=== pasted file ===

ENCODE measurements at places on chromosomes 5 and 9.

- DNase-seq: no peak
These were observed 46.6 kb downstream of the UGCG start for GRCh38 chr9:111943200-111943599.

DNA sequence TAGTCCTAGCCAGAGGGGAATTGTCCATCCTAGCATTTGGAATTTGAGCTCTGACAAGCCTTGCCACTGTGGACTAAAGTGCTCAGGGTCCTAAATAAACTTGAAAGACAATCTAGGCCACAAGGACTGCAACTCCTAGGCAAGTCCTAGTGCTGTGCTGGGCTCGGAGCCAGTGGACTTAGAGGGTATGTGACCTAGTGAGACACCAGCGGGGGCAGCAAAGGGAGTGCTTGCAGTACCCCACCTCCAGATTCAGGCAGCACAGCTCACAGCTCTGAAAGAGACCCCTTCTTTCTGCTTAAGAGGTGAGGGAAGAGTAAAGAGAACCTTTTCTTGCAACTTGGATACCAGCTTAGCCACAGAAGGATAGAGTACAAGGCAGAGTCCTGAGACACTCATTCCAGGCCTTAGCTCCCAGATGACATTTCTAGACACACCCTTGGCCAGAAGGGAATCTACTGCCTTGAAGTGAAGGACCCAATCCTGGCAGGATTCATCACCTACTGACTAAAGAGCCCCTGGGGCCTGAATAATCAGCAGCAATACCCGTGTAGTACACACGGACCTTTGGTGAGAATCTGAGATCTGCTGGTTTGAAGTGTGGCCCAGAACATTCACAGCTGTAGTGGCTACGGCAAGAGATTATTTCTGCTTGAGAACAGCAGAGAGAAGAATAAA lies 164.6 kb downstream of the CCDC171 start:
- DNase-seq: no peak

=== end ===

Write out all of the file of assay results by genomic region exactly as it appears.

ENCODE measurements at places on chromosomes 5 and 9.

- DNase-seq: no peak
These were observed 46.6 kb downstream of the UGCG start for GRCh38 chr9:111943200-111943599.

DNA sequence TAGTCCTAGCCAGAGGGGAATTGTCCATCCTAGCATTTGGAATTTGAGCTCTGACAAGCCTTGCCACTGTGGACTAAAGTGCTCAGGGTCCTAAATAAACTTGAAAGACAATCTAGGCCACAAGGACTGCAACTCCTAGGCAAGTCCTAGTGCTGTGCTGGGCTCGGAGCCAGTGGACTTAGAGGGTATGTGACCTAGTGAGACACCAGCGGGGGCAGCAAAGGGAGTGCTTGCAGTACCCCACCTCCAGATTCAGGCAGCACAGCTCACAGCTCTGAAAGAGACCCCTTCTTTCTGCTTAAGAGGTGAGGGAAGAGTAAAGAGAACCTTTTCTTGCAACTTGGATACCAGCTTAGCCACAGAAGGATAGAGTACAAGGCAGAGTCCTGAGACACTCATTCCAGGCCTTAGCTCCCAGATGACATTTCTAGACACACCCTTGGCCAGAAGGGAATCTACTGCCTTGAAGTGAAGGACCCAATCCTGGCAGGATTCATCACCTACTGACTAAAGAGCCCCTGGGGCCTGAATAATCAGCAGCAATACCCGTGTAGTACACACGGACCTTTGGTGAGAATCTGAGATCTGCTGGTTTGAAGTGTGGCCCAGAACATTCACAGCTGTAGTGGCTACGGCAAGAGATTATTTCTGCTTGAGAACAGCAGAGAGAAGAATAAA lies 164.6 kb downstream of the CCDC171 start:
- DNase-seq: no peak